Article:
The Story Behind “Start Me Up” By The Rolling Stones
via The Rolling Stones/YouTube
From Reggae To Rock
The highlight of The Rolling Stones album “Tattoo You” is “Start Me Up” which has since become one of their best-known songs. It has all the elements typical in every Stones classic – distinctive guitar riffs and of course, sexual innuendo. Written by frontman Mick Jagger and guitarist Keith Richards, it actually developed from a reggae rock track titled “Never Stop” in 1977 but after several takes, they weren’t satisfied with the results.
So, they shelved it and revisited it later on when they needed material for “Tattoo You”.
Richards recalled, “It was one of those things we cut a lot of times; one of those cuts that you can play forever and ever in the studio. Twenty minutes go by and you’re still locked into those two chords… Sometimes you become conscious of the fact that, ‘Oh, it’s “Brown Sugar” again,’ so you begin to explore other rhythmic possibilities. It’s basically trial and error. As I said, that one was pretty locked into a reggae rhythm for quite a few weeks. We were cutting it for Emotional Rescue, but it was nowhere near coming through, and we put it aside and almost forgot about it.”
It was in 1981 while they were going through their vaults when engineer Chris Kimsey found two takes among dozens that veered towards rock ‘n roll. They completed the overdubs at the Electric Lady Studios and The Hit Factory in New York City. It took them six hours to record and they released an accompanying music video. It was a brilliant marketing move because at the time, MTV just launched and they put it on heavy rotation.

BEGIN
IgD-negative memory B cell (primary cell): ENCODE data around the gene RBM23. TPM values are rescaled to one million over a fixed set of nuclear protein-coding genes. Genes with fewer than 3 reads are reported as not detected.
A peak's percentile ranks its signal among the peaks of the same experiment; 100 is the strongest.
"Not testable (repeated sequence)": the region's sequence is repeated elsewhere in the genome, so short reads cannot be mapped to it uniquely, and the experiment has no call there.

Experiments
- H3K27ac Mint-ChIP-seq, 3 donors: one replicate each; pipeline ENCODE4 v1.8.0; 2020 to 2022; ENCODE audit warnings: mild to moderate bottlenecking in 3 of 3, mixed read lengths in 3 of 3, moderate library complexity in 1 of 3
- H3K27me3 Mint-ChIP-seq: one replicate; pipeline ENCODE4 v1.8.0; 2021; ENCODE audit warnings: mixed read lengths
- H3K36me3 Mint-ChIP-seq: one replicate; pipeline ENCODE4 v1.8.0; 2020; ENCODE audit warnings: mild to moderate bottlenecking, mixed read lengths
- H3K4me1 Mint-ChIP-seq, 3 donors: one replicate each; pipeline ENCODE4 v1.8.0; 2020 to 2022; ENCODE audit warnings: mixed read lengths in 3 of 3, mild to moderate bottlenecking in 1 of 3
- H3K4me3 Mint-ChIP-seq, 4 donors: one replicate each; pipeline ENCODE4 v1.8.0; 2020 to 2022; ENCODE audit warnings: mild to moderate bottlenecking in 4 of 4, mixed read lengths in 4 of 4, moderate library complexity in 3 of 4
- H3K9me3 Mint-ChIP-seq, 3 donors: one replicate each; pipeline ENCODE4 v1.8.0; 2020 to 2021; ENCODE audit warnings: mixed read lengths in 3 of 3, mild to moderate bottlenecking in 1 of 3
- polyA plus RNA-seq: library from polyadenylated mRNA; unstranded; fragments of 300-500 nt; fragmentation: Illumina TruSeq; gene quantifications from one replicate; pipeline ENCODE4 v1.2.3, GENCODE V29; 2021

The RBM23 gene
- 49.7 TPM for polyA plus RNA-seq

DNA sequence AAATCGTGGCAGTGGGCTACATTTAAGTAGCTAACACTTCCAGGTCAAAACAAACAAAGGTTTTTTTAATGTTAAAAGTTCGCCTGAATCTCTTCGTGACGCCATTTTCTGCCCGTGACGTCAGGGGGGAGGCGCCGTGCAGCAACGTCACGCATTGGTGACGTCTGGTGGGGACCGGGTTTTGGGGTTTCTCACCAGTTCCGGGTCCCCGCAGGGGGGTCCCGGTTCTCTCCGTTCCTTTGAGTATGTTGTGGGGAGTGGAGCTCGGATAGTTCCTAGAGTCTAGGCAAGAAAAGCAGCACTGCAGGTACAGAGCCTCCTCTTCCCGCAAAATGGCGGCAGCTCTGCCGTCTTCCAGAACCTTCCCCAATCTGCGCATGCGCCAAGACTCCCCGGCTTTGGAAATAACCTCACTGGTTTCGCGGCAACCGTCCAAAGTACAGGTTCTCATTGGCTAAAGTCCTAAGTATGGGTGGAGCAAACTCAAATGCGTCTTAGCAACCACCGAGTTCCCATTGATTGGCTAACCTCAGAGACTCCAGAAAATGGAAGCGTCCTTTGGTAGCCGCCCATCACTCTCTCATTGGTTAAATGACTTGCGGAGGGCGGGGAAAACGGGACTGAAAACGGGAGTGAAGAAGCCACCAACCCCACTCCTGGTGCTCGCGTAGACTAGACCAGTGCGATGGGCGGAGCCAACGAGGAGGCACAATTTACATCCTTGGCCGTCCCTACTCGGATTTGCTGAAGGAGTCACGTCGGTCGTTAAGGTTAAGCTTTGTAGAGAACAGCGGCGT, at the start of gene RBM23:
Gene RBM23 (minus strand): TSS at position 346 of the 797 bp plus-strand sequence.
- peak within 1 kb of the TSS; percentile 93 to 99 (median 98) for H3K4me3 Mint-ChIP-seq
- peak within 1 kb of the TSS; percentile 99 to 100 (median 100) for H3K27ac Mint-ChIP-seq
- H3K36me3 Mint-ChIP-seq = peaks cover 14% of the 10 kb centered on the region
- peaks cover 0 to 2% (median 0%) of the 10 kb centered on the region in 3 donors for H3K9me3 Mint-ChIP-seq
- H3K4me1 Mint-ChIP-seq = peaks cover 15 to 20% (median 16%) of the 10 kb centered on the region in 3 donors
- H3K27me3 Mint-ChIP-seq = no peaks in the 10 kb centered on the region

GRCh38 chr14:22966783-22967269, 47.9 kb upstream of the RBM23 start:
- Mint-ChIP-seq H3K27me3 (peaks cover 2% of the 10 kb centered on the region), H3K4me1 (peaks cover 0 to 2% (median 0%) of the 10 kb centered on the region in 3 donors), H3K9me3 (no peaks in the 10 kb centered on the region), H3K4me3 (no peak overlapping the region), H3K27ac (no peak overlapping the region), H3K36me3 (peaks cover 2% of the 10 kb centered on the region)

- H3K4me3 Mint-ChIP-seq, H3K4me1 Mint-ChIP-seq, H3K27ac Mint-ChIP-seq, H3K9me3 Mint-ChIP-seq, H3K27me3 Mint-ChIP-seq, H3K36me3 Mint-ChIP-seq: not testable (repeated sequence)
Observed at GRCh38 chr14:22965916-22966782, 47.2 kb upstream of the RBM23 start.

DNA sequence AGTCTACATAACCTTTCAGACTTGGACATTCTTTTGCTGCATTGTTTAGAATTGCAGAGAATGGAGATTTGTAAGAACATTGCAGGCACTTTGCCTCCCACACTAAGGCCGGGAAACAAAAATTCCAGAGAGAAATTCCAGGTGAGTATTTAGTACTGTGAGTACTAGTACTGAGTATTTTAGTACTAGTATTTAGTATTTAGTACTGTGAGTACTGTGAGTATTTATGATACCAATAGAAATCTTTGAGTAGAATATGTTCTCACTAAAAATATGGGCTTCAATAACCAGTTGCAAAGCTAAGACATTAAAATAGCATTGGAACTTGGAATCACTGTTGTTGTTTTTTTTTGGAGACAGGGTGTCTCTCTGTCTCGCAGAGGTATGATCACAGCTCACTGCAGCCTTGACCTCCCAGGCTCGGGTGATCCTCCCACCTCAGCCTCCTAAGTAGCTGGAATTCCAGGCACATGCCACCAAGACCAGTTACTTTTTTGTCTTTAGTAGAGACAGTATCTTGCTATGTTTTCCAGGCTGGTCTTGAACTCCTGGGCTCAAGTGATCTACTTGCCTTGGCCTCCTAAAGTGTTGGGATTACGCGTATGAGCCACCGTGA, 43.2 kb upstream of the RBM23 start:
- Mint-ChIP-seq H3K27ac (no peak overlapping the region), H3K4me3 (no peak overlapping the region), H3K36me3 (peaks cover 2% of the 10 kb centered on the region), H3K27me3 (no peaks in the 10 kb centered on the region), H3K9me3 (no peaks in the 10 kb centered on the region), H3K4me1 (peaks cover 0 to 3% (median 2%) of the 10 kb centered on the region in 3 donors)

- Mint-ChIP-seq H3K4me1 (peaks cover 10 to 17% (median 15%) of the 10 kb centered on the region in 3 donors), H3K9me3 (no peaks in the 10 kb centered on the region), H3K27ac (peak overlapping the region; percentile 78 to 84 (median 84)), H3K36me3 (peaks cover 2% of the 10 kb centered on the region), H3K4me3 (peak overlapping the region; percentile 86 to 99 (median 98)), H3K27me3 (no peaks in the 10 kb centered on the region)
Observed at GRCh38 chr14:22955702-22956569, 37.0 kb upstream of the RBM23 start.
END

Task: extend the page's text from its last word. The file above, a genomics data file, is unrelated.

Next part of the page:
Speaking about how they transformed it from a reggae number into a rocker, Richards explained: “The story here is the miracle that we ever found that track. I was convinced – and I think Mick was – that it was definitely a reggae song. And we did it in 38 takes – ‘Start me up. Yeah, man, cool. You know, you know, Jah Rastafari.’ And it didn’t make it. And somewhere in the middle of a break, just to break the tension, Charlie and I hit the rock and roll version. And right after that we went straight back to reggae. And we forgot totally about this one little burst in the middle, until about five years later when somebody sifted all the way through these reggae takes.”
The Stones made use of mixer Bob Clearmountain’s famed “bathroom reverb” to give “Start Me Up” that catchy and infectious thump.
Aside from topping the charts, this classic hit became a fan favorite which is why the band often used it to open their shows.